Hi all! This is a super delayed travel post but I thought I would use the time I now have under my belt from not having to sit in traffic to resume writing on my blog (have you gone iso crazy yet?).
In December 2018 I sat my last engineering exam with no plans between that and graduation. I thought the night of my last exam would be wild with a fine dining experience and drinks however, I was home by 8pm :(.
The boutique had also quieted down as formal season was over and it was a matter of looking at the world map and deciding where I wanted to go next. The people who know me were not surprised when I messaged everyone that night advising that I’d be leaving Australia in 5 days to go to Japan… talk about spontaneous planning.
I actually really didn’t know about what I wanted to do in Japan so I decided I would just dedicate an entire week in Tokyo. I honestly had no idea what to expect, how to get around and what my itinerary would be so I just winged it. The only things I planned from Australia was my accomodation, flights, train card (click link to buy suica card) and my international driving license (I’ll get to this soon). The best way to get around Tokyo was using Japan’s amazing train network and the easiest platform to understand the network was google maps. Do not rely on trains for nights out as they stop at 10pm and taxi’s were also quite rare – bottom line, be home by 10pm.
Oshiage – Tokyo Skytree
I stayed in Oshiage, right next to Asakusa and a little train ride away from the more popular city centres. If there is one thing Australia could learn from Japan, it would be how to optimise space usage. When visiting Japan you will notice how small the rooms and hotels are but they somehow work perfectly. My hotel room had the luxury feel in what felt like a 4x4m space with a wonderful view of Tokyo Skytree.
Asakusa was a comfortable 25min walk from my hotel so I commited to something lowkey like this after flying for hours on my first day in Tokyo. Of course, one of the main things I was excited about was being able to pull out all my funky winter coats and channel my inner stylist without being judged so the sight would have been spectacular – picture an indian girl jetlagged, rocking a fluffy black coat with a polka dot dress, hoops and boots that were not made for walking.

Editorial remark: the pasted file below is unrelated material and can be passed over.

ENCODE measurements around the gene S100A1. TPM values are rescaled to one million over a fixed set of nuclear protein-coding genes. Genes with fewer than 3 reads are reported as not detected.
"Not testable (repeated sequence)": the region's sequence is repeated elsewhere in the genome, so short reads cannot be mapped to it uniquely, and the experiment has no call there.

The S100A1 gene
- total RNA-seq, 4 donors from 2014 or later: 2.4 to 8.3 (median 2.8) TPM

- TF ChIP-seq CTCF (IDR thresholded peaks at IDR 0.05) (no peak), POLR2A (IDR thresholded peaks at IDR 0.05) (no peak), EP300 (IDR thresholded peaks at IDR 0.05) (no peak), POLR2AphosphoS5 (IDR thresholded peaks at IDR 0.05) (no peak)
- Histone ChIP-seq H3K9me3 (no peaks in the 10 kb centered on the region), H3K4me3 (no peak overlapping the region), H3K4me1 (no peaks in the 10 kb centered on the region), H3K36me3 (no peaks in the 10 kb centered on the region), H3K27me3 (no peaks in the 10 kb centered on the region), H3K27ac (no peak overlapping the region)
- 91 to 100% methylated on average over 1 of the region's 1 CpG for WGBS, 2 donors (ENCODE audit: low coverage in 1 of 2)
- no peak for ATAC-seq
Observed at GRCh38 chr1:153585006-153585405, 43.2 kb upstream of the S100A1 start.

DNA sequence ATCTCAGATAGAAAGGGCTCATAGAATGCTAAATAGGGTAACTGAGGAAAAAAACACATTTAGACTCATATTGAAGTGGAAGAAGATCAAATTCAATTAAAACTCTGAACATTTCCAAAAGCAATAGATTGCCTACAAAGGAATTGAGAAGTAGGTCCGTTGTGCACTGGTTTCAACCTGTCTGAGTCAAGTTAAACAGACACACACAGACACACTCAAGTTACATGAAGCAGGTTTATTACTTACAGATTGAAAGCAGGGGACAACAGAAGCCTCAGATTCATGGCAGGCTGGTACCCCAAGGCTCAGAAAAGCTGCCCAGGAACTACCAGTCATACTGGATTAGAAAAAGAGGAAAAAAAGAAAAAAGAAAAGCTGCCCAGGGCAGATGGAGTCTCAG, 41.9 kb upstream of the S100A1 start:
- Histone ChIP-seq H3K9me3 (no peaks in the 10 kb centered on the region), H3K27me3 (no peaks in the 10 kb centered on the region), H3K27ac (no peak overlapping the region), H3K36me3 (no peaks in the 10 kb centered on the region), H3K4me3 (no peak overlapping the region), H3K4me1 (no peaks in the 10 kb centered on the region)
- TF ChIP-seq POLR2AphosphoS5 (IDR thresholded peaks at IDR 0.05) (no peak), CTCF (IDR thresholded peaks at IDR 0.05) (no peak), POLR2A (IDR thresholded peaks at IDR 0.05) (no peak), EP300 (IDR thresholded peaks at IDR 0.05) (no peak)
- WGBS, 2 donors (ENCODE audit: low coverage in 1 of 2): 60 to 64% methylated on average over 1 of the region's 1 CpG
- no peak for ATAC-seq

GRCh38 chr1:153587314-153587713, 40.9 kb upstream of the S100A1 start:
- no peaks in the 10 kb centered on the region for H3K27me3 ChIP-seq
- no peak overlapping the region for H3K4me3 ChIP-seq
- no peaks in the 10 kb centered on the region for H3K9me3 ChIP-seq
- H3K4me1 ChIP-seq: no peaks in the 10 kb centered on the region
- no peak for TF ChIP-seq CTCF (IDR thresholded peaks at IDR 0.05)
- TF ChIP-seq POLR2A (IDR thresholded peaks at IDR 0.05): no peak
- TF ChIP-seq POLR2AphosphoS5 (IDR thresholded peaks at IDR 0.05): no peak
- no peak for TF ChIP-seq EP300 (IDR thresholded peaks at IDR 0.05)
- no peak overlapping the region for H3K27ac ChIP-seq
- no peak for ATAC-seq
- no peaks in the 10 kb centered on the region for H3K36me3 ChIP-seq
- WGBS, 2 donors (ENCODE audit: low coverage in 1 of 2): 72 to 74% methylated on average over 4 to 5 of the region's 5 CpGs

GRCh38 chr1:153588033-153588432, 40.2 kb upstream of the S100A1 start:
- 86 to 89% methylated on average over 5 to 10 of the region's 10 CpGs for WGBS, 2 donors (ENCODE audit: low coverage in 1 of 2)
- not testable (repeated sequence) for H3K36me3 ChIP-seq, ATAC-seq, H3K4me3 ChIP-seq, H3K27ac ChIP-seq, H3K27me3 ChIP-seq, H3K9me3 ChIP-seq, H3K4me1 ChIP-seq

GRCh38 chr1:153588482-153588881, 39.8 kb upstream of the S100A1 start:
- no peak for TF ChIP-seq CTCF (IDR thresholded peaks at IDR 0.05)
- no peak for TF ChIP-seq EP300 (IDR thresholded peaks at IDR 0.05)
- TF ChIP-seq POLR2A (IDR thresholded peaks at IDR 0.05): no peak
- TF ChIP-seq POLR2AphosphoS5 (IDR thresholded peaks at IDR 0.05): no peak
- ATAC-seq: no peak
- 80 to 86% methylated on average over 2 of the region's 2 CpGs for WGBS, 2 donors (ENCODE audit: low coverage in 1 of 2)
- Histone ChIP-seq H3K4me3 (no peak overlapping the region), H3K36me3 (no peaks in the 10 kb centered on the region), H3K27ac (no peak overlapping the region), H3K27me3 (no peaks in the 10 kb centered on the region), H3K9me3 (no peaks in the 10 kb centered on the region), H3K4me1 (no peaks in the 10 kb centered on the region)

Asakusa retains the vibe of an older Tokyo, with traditional craft shops and street-food stalls along Nakamise Street in front of the ancient Sensō-ji temple.
I don’t think pictures do justice for how beautiful this temple was.
Sky Restaurant 634 (Musashi)
The next day I got the email from university giving me the green light to graduate (woohoo!) so I spent the morning organising my graduation – paying for the gown hire, registering etc. I also decided this was a perfect opportunity to spoil myself – ignoring the fact that this time a week ago I had no idea I’d be in Japan but anyway… I went to Sky Restaurant 634 (Musashi) for a fine late lunch and wow I just felt like I was on top of the world (literally). I would highly recommend this restaurant for the food but lets not pay attention to the hefty bill afterwards.
Mario Kart-ing through Tokyo